And my son, my first, was overdue, 7lbs 15oz, and came out OP (facing the wrong way) and only had some labial tearing from that.  In all of my births, I pushed with full feeling (the epidural didn't work very well in my first, and totally wore off before i started pushing).  I remember pushing for 1 hour 40 minutes with him (though my sister remembers 3 hours, husband is with 1 1/2 hours, ???  it was a ridiculously long and painful birth)- and he came out finally in one big shot.  I didn't have any coaching, just the midwife saying 'push with each contraction' then i was pushing, and lots of encouragement until i lost it and said 'if i were doing such a good job the baby would be here.  just shut up.'  Ah, labor.  


I think a supportive caregiver who is expecting to help support you and not cut will make a huge difference as well.  having a caregiver you trust and that you can also use as a reinforcement for your decisions helps a lot in discussions w/ family.

post #4 of 49
Thread Starter 

Oh, this is helpful stuff! Thank you both.

post #5 of 49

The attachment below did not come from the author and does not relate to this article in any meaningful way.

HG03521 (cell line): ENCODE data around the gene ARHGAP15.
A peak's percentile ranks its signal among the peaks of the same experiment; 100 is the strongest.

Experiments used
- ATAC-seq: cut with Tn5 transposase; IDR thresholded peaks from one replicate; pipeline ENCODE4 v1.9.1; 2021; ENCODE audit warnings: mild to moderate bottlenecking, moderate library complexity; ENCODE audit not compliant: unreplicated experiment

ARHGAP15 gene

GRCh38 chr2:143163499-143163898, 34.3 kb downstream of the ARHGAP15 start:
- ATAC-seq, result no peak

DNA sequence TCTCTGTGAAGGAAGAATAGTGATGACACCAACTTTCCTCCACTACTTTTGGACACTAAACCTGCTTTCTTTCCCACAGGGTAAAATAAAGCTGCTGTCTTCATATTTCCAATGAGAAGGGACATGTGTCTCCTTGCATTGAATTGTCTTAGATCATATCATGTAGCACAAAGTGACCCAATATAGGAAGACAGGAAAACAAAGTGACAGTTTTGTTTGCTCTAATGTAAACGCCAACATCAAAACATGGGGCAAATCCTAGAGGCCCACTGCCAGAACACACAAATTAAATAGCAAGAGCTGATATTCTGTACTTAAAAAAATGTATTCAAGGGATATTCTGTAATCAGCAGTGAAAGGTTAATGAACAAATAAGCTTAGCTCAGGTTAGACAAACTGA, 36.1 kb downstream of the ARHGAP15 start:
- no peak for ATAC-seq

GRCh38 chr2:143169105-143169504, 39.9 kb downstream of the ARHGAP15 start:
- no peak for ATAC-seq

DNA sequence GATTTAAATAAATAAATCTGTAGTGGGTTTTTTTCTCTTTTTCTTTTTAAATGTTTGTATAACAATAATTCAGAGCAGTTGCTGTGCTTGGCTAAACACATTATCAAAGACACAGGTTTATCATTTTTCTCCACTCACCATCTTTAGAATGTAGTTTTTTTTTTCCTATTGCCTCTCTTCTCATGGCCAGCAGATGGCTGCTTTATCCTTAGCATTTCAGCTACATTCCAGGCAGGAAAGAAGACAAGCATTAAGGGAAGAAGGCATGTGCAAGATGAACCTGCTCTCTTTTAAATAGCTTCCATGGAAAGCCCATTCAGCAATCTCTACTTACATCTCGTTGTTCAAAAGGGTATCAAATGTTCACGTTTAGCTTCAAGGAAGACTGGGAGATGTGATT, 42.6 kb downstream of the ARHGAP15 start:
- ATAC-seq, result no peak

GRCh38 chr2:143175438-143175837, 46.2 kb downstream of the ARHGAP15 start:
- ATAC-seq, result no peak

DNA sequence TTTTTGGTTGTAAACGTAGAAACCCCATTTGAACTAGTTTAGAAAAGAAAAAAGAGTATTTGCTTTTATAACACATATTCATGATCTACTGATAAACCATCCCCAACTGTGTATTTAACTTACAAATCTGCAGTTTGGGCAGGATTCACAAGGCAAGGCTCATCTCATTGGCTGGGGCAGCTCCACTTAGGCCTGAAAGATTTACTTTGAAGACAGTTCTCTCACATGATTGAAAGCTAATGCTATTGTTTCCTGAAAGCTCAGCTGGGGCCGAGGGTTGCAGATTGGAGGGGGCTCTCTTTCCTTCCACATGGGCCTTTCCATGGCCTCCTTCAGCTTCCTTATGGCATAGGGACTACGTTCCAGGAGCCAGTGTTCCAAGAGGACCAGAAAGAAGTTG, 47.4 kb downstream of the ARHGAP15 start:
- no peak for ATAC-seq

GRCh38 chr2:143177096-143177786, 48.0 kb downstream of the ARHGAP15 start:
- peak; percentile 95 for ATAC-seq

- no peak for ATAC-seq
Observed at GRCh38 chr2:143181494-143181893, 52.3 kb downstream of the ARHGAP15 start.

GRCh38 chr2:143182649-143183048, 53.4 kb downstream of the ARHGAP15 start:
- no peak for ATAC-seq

I can't post any links to articles that I know of, but from what I've heard from other moms who have had epis they tear worse. Mamas who have haven't but still tore healed up faster. I had a natural tear with DS2 (3rd degree) and I healed up completely and you can't tell/I have no issues with incontinence, etc. I only pushed when I felt the urge, but I wasn't in the best pushing position (was on my back)-- it's a long story but I had a natural birth at a hospital that was great for the most part, except for my OB wanting me to be on my back during pushing. I should've pushed in a different position but at that point I just wanted the baby out and listened to her/didn't have the energy to argue even though I knew better. Some women are more prone to tear, but if you make sure you only push when ready and push in a good position (standing up, on your side, etc) you'll fare better. DS2 also had a gigantic head so that didn't help! This time around I'm going to push in a better position to minimize tearing because I am prone to tearing, plus this baby will most likely have a large head too (both of mine had 15-16" heads).